And I think we can see the same in language. And it’s not a crazy parallel at all. I mean, language evolved in this universe, as a way for the universe to talk about itself, so it’s just natural that it has the same “fundamentals”.
So yeah… the nouns and pronouns in a language are the mass. They’re the “objects” or “units”, if you will.
And verbs are … the energy.
And just like in the real universe, they can be converted into each other.

  • The unicorn is cleaning the fridge.
  • The cleaning is making the unicorn angry.

And here you can see why the quick definition of “verb is activity” is kind of misleading. Yes, the act of cleaning generally is an activity, but what matters is what it represents in our sentence. Is it mass, or is it energy.
In the first example, we have the entities (the masses) “unicorn” and “fridge” and cleaning is the energy that’s in the sentence.
In the second sentence, cleaning is converted into a thing, mass, and the energy is making.

And if you find that hard to grasp, then that’s actually normal because energy IS hard to grasp. Like… can you tell what energy is in the real world? Not really. We can really only understand the effects of the energy at work. A cup is falling or our laptop screen is shining… yeah, that’s the effects of energy doing its things.
And it’s no different in language. In the first sentence, the observable effect of the energy at work is that the fridge gets cleaner. So the verb (the energy) is to clean.
And in the second sentence, on the other the effect is that the unicorn gets angrier. So even though the cleaning is an generally an activity, it is NOT the energy working in that sentence. Or in other words, it’s NOT the verb.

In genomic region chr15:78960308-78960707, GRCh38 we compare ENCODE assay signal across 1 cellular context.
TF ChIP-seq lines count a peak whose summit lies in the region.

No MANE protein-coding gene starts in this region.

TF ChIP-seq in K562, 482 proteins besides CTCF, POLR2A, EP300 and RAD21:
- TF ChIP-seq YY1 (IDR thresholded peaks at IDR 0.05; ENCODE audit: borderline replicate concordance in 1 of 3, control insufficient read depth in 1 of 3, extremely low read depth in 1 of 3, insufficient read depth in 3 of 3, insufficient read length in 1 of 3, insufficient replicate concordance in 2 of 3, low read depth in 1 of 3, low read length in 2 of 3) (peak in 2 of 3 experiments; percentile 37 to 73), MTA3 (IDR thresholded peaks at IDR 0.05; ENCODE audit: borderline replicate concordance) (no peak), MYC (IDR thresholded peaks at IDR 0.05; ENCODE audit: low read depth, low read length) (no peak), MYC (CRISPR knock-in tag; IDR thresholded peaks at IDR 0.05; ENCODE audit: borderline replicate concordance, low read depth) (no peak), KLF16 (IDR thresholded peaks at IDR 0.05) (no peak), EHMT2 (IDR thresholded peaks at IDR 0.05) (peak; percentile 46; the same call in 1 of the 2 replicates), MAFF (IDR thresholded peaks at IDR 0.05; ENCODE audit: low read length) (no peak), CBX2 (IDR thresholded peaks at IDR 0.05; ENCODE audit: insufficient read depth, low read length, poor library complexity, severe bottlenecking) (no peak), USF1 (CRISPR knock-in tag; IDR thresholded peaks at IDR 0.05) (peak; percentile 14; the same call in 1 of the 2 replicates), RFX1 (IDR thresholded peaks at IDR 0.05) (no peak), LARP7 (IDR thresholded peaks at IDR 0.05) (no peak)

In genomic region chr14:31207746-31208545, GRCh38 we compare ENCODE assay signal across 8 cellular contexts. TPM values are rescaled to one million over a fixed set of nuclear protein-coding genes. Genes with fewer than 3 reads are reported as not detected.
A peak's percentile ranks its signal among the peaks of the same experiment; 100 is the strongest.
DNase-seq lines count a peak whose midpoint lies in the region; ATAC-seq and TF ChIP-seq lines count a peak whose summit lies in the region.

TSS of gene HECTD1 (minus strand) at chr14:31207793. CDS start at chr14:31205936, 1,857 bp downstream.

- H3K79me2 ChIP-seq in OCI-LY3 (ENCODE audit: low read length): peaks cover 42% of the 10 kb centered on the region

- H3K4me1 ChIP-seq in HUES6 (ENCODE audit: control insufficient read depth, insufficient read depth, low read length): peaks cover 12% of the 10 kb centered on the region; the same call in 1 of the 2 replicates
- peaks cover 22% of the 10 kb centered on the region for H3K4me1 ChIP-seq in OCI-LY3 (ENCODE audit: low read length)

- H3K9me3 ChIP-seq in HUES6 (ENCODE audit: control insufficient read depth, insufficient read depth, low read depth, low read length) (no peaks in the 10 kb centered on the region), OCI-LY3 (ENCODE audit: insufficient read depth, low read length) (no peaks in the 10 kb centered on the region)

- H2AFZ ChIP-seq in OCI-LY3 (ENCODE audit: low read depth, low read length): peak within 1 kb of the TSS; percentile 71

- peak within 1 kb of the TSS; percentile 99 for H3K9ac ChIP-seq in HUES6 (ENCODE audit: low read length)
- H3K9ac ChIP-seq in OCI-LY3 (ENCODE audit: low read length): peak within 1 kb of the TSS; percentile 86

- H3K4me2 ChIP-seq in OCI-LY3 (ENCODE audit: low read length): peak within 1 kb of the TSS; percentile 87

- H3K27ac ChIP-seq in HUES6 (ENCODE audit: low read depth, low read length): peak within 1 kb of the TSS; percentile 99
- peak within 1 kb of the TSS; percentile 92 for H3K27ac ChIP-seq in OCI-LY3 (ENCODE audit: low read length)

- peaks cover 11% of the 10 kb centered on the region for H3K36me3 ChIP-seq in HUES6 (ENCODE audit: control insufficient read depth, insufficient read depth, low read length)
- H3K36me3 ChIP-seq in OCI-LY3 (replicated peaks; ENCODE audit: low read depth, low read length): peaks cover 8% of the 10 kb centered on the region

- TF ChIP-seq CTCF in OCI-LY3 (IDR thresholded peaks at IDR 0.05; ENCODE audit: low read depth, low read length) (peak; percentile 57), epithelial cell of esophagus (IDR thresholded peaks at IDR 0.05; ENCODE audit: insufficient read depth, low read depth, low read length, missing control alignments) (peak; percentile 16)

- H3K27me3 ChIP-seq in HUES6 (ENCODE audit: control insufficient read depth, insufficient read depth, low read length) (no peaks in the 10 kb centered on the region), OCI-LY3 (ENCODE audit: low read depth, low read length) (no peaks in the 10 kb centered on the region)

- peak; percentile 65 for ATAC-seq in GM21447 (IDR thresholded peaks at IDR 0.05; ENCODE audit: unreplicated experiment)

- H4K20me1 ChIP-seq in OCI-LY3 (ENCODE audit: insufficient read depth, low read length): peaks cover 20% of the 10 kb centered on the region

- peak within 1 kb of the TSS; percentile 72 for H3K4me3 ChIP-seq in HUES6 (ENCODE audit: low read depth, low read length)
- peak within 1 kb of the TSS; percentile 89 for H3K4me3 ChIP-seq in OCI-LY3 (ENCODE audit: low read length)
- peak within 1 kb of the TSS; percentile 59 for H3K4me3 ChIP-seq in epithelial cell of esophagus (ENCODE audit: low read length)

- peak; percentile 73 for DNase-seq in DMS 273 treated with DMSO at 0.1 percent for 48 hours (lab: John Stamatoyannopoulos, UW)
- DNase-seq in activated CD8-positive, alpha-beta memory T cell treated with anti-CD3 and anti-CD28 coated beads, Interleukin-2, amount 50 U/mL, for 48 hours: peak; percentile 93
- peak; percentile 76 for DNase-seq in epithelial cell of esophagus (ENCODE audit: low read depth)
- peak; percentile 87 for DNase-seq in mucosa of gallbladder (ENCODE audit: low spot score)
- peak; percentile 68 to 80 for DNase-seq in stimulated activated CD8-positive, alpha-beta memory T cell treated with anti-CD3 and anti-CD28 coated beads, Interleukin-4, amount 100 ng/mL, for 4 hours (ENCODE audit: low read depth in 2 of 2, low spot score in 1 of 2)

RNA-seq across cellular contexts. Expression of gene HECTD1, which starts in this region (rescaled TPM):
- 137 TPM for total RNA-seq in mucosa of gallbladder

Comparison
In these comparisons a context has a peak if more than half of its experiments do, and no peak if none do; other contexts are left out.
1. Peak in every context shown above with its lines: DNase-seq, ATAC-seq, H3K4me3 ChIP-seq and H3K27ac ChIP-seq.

Now, of course you don’t really have to think that way to learn a new language. But it is helpful to understand the difference between word type “verb” in a dictionary and the role “verb” in a sentence.

And this metaphor of mass and energy can also help answer one important question we can ask about any word type… do we need it.

Do we need verbs

I’m sure, most people would intuitively say yes to that, seeing how an central role the verb plays, how many there are and how most people know the term.
But the truth is… we don’t really need them. There are some languages that do NOT have “verb” as a distinct word type, because it’s simply impossible to decide whether a word is a noun or a verb.
And while that sounds kind of exotic, we don’t actually have to look very far to see how something like that might look like… because English does it all the time.

  • I’ll take an Uber home.
  • I’ll uber home.
  • Maria is angry because Thomas yoloed all his money into Doge.

Well, okay… the second is not based on a noun, but what is uber? A noun, a verb? How should we classify that? And if you’re like “This ain’t isn’t proper English.” then you might want to think again.

  • Book a room!
  • Salt your soup!
  • Voice your opinion!
  • Chair the meeting!
  • Bench 100 pounds.

I’m pretty sure that we’d think of all of those words as nouns, if I were to make a break after them. But in context, we accept them as verbs and it’s not slang or bad colloquial style. So what are they? Nouns or verbs?